I’ve said before that I get an enormous kick out of seeing what people do with the patterns and designs I post.  Occasionally, folk write to me to ask questions, or send me photos.  Other times, I track links to my pages back to the point of origin.  If I stumble across something I ask the owner if I can repost their work here, with links or attributions as they desire.  Here are the products of two people who sent me pix of their stitching this month.

Elaine from Australia delighted me with these two projects that include filling motifs from Ensamplario Atlantio:

for Francis's 60th reducedfor Murray's 50th crop-red

Both were presents for friends.  I’m not sure which one I like more – the piece for the Kiwi audiophile, or the one for the Lovecraft aficionado.

Meanwhile, Jordana in New York used two of the Ensamplario designs for the cover of a charming two-sided needle case.  Here are her photos of the work in progress, and the finished item:

needlebook-3

Needlebook-2aneedlebook-1a

Well done to Elaine and Jordana!  Special thanks to both of them for making my day!

SAMOSAS AND STUFF

An eventful week here at String India,  punctuated by the refusal of Windows Live Writer to run without crashing, which explains the lack of posts.

First, I present the results of a local yarn crawl.  Local Ravelry KnitPal RedHeadedWoman and I went on a yarn and stitching supply locating expedition to the center of Pune.  We crawled in and out of tiny shops that offered the most amazing variety of trims, beads, sequins, pre-stitched blouse yokes, and brocades. No where on earth does bling with the variety and joyful elan of India.   Yarn was harder to find, and real wool or silk was unicorn-rare.  But there were lots of colors of man-made fibers in various weights.

I came away with some crimson laceweight.  It’s about a 2/20 weight and in all probability, either all acrylic or an acrylic/nylon blend.  I’ve got roughly 400 grams (about 14 ounces), so I’d estimate that I have in the neighborhood of 4,500 yards.  I also got two fistfuls of small metallic beads, one silver tone, and one antique gold.  The princely haul below set me back about 600 rupees, roughly $11 US.

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Special thanks to RedHeadedWoman for the fun of poking around the market stalls!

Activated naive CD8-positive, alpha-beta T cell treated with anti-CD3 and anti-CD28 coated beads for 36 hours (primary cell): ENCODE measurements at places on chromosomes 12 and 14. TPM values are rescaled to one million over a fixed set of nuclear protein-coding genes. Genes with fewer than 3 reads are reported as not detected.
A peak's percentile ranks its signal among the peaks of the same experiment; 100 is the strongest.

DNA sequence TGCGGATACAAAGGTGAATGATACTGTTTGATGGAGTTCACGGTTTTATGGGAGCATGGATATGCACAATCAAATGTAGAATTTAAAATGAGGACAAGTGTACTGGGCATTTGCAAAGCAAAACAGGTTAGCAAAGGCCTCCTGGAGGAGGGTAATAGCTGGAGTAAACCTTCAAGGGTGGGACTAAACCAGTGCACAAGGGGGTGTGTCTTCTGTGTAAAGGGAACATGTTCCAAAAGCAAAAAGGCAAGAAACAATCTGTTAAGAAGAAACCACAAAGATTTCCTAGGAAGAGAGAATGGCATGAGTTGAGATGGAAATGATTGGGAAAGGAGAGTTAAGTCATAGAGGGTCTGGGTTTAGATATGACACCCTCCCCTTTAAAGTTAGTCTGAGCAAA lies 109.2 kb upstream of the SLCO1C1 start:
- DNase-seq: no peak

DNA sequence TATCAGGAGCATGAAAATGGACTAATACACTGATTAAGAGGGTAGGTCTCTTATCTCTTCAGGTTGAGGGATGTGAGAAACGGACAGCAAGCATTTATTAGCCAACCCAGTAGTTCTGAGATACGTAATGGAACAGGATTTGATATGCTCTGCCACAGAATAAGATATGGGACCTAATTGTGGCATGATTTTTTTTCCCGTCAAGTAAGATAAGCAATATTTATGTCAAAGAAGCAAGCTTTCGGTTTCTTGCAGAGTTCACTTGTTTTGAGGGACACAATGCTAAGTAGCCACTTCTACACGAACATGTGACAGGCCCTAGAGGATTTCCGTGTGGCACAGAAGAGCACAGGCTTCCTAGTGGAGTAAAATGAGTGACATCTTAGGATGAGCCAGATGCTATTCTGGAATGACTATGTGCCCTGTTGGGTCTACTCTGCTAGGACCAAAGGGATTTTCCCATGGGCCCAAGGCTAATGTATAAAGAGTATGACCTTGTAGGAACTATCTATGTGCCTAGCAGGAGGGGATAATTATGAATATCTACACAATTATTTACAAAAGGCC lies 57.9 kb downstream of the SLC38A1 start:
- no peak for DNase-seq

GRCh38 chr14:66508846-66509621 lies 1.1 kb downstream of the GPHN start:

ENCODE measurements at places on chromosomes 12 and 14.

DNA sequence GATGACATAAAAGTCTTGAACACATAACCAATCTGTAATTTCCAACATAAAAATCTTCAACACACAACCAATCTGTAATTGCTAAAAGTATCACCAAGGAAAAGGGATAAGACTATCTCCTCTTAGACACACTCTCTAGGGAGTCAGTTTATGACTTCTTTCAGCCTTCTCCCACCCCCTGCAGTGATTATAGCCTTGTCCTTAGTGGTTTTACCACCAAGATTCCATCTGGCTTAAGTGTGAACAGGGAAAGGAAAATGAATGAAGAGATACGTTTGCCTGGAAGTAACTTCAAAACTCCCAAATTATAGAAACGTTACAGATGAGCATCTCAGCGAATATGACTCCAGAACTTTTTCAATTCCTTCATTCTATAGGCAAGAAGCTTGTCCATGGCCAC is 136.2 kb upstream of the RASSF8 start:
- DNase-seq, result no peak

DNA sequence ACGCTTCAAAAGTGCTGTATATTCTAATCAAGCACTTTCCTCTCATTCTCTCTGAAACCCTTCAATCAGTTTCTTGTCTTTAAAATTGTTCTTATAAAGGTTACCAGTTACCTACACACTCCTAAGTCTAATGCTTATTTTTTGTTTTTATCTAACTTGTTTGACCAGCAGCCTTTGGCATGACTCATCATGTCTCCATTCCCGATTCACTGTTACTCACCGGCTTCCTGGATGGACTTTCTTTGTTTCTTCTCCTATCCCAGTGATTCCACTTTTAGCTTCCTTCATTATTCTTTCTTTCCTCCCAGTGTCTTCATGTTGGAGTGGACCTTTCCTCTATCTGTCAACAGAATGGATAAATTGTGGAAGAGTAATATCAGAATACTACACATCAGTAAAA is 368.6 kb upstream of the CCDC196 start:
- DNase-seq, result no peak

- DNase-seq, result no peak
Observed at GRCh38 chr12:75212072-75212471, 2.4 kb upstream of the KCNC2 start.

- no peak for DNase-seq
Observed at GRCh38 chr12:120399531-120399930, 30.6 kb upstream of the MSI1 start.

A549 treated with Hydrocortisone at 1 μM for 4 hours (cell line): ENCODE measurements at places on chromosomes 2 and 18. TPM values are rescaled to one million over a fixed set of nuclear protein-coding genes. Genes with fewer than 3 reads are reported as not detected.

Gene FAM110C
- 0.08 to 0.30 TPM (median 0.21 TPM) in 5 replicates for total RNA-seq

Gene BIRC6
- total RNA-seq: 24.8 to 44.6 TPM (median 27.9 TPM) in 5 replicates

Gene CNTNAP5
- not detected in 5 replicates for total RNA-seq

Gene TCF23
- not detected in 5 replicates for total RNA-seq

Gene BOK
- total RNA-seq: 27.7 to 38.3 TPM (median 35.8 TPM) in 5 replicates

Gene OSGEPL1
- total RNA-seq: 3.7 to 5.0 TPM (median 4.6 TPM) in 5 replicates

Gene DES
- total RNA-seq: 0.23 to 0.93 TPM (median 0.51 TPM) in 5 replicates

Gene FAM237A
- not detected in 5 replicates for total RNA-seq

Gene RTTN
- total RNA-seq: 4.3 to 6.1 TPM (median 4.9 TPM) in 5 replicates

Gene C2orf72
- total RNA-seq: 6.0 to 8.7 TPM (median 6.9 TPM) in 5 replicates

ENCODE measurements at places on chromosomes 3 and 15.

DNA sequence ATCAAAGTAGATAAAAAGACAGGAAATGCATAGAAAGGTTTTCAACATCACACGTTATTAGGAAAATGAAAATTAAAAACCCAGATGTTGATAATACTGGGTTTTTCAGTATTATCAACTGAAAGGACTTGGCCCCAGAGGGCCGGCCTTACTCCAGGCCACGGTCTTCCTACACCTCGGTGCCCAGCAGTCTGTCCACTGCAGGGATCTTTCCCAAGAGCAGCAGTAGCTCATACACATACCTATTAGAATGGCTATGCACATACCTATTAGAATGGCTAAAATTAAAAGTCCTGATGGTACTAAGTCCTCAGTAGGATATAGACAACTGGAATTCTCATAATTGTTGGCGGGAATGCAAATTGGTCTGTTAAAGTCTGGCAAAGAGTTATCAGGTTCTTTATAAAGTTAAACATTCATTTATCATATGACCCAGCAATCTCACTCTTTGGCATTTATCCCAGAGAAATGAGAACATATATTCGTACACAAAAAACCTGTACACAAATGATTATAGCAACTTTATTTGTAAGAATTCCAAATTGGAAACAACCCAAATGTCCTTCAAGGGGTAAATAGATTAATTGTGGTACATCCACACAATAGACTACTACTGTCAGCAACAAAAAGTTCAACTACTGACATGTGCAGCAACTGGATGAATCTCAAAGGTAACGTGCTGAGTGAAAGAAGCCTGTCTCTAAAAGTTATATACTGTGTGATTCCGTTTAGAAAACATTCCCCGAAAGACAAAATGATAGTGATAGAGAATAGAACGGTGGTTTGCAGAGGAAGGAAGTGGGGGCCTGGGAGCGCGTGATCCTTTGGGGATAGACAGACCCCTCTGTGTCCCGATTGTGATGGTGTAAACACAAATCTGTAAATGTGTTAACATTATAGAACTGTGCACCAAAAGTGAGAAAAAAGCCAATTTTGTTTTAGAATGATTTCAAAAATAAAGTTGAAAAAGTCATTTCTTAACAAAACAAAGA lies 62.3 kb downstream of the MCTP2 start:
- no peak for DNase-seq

Second, I present a happy food triumph of the slightly misshapen variety:  Samosas.

Samosas are one of the 10,000 snack foods for which India is famed.  It’s a highly adaptable fried or baked turnover, turning up with all sorts of fillings, in all sizes, and at all venues, from the most posh cocktail parties to street food stands.  About all I can see that unites them is a vaguely triangular shape and the happiness with which they are greeted.

I tried my hand at one of the most common types – a “truck stop size” samosa, filled with potatoes, peas and onions, spiced with lots of garlic and masala (a spice mix that varies from region to region and cook to cook).   We had ours with soup for dinner, but this is the type that’s most commonly available as street food, at roadside rest stops, or other places where food on the go is appreciated.

I started with this recipe, but quickly veered off on my own.  Note that the filling can be prepared way ahead and fridged, then brought back to room temperature before stuffing the samosas and frying them.

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Therefore, not pretending to offer up anything remotely resembling “authentic,” I present my own version.

LATE BREAKING UPDATE:  IF YOU WANT TO MAKE THESE IN A WESTERN KITCHEN, USING WESTERN INGREDIENTS, I HAVE POSTED A REVISED RECIPE HERE.

One American Chick’s Sort-of-Samosas
Makes 16 “truck stop lunch size” filled fried pastries

Outside pastry:

3/4 cup white all-purpose flour (maida)

3/4 cup whole wheat flour (atta)

2 Tbsp ghee or butter – MUST BE SOLID, NOT MELTED

1/2 cup water

1 tsp salt

1/2 tsp baking powder

Oil for deep-frying

Filling:

2 medium size onions, chopped

2 Tbsp oil for sauteeing.

8 cloves garlic, minced fine

2 cups frozen or fresh peas

5 fist-size potatoes, peeled

2 tsp garam masala*, or other spices to your taste

1 Tbsp salt

Instructions

1. Peel the potatoes, chunk them into two or three pieces and set them to boil until tender.  Drain the potatoes and salt them.